The UN refugee agency (UNHCR) says more than 24,000 Somali refugees have been repatriated from Kenya since a tripartite deal was signed in 2014.
Speaking at the Dadaab refugee camp in northeast Kenya on Wednesday, UNHCR Kenya Deputy Representative, Wella Kouyou, said some 18,000 Somali refugees returned home this year as UNHCR stepped up the voluntary repatriation.
Kouyou said UNHCR would work closely with the Kenyan and Somali governments to ensure that return of refugees is not only voluntary but done in dignified manner.
Dadaab, the world’s largest refugee camp, was set up some 20 years ago to house people fleeing conflict in Somalia.
The Kenya government earlier this year said it would close the camp and repatriate all the more than 300,000 Somali refugees living in it, citing enviromental and security concerns.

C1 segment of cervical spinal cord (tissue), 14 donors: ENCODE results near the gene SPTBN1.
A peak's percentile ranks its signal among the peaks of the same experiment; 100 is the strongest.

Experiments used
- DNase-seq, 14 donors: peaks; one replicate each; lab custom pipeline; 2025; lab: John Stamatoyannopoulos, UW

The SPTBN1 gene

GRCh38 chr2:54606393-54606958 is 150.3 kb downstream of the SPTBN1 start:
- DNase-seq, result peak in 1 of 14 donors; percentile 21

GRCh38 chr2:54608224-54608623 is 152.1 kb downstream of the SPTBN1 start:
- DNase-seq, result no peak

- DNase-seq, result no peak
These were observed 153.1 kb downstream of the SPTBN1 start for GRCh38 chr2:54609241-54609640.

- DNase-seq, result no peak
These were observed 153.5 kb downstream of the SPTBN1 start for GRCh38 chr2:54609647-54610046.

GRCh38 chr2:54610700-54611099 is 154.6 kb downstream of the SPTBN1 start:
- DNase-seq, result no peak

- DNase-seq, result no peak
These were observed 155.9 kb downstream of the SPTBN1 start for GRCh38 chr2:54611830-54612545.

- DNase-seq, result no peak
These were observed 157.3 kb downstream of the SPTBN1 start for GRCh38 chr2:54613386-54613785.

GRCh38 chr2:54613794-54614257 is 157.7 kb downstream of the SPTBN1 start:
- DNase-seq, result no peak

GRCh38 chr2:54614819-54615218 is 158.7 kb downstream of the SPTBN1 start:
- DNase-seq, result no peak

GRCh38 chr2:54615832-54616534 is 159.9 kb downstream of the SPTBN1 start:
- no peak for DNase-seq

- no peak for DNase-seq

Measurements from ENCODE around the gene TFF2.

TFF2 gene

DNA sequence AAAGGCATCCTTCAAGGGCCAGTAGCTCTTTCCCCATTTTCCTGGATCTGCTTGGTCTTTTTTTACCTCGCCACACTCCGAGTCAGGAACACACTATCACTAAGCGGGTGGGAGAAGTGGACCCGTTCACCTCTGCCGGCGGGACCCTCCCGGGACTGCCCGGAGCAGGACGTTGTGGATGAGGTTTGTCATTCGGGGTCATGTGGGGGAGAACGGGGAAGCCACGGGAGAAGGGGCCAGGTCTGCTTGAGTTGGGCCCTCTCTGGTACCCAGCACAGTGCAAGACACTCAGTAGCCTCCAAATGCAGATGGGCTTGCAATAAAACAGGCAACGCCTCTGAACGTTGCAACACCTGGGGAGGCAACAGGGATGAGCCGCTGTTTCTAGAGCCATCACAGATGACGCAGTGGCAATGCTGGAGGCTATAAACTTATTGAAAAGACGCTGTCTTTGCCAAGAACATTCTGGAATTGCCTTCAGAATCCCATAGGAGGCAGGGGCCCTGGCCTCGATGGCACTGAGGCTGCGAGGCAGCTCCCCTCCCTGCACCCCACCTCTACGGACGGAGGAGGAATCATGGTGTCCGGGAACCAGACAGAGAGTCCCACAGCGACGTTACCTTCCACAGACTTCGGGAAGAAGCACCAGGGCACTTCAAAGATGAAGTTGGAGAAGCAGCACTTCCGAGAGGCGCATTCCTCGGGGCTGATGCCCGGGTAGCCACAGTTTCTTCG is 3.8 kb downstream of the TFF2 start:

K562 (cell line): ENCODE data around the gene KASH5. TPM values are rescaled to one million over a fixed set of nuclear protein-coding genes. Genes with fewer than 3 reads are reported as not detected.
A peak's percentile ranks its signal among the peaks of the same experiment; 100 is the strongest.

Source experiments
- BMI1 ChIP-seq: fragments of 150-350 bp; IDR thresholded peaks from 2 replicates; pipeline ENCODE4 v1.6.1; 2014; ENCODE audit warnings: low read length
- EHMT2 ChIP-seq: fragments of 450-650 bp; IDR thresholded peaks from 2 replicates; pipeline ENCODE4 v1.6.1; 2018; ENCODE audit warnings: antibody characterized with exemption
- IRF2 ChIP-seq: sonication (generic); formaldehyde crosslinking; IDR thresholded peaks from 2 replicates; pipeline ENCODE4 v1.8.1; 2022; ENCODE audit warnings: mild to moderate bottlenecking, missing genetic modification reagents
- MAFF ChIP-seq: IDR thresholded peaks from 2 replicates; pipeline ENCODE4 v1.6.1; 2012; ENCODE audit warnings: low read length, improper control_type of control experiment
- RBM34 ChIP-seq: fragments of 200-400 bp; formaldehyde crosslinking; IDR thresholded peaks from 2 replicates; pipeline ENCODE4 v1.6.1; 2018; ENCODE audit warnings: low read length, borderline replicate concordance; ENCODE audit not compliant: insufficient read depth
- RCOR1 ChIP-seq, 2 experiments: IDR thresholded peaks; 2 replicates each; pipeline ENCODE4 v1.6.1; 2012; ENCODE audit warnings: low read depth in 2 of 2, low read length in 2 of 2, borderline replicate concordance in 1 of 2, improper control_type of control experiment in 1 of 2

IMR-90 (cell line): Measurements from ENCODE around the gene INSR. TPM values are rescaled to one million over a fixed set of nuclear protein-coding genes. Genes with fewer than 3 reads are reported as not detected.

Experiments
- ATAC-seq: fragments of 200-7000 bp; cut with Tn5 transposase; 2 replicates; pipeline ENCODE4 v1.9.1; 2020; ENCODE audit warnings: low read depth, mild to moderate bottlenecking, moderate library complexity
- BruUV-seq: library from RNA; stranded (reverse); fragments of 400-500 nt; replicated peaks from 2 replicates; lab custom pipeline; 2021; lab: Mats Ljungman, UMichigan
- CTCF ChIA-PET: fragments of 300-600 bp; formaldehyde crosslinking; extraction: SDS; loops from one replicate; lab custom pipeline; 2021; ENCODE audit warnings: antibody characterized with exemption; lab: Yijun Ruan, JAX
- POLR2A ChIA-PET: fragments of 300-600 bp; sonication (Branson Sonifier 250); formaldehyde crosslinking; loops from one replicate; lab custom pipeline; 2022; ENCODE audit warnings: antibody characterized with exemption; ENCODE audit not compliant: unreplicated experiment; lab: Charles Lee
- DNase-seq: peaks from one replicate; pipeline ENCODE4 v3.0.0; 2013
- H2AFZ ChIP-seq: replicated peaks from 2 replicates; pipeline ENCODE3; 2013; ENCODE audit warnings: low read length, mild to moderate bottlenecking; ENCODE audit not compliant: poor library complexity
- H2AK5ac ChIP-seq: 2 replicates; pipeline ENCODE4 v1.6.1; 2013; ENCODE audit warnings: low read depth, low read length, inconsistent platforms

The government claims Somalia-based Al-Shabaab militants have hideouts in Dadaab. A savage Al-Shabaab attack at Garissa University College in northeast Kenya last April killed 148 people, most of whom are students.
UNHCR, Kenya and Somalia signed a tripartite agreement on the voluntary repatriation of Somali refugees in 2014, but the process has been slow until this year.
However, Kenya’s Interior Cabinet Secretary, Joseph Nkaissery, said on Sunday that the repatriation was facing uncertainty as the government must adhere to UN conventions and protocols.
Nkaissery said that although the government was determined to carry out the exercise, dialogue on the matter was still ongoing.
Nkaissery said Kenya had to make sure that Somalia is adequately prepared to receive its people, hinting a softened position on the Dadaab closure.
He said Kenyan President Uhuru Kenyatta will next month lead a Kenyan delegation to the UN General Assembly, where the modalities of the repatriation process will be discussed, with the hope that Kenya’s stand on the issue will be supported.